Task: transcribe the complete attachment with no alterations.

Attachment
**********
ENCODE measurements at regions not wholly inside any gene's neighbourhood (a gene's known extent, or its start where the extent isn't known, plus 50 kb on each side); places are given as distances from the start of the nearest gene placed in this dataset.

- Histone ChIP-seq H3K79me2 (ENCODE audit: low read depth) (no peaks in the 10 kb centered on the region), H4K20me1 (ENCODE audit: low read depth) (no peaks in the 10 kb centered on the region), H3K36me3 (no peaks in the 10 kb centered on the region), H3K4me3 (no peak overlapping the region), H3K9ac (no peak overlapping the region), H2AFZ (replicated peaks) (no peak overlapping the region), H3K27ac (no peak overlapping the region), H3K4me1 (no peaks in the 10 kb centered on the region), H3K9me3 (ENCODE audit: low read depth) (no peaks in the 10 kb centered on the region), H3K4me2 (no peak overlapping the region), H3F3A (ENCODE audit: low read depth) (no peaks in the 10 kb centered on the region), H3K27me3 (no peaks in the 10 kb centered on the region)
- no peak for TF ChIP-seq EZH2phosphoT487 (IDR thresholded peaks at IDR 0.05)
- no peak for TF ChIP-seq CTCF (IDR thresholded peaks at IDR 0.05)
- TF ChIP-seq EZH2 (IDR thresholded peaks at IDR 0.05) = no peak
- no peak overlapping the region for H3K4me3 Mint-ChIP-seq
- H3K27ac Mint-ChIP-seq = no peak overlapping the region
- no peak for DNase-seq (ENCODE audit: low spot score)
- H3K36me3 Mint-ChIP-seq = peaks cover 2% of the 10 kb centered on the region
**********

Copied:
ENCODE measurements at regions not wholly inside any gene's neighbourhood (a gene's known extent, or its start where the extent isn't known, plus 50 kb on each side); places are given as distances from the start of the nearest gene placed in this dataset.

- Histone ChIP-seq H3K79me2 (ENCODE audit: low read depth) (no peaks in the 10 kb centered on the region), H4K20me1 (ENCODE audit: low read depth) (no peaks in the 10 kb centered on the region), H3K36me3 (no peaks in the 10 kb centered on the region), H3K4me3 (no peak overlapping the region), H3K9ac (no peak overlapping the region), H2AFZ (replicated peaks) (no peak overlapping the region), H3K27ac (no peak overlapping the region), H3K4me1 (no peaks in the 10 kb centered on the region), H3K9me3 (ENCODE audit: low read depth) (no peaks in the 10 kb centered on the region), H3K4me2 (no peak overlapping the region), H3F3A (ENCODE audit: low read depth) (no peaks in the 10 kb centered on the region), H3K27me3 (no peaks in the 10 kb centered on the region)
- no peak for TF ChIP-seq EZH2phosphoT487 (IDR thresholded peaks at IDR 0.05)
- no peak for TF ChIP-seq CTCF (IDR thresholded peaks at IDR 0.05)
- TF ChIP-seq EZH2 (IDR thresholded peaks at IDR 0.05) = no peak
- no peak overlapping the region for H3K4me3 Mint-ChIP-seq
- H3K27ac Mint-ChIP-seq = no peak overlapping the region
- no peak for DNase-seq (ENCODE audit: low spot score)
- H3K36me3 Mint-ChIP-seq = peaks cover 2% of the 10 kb centered on the region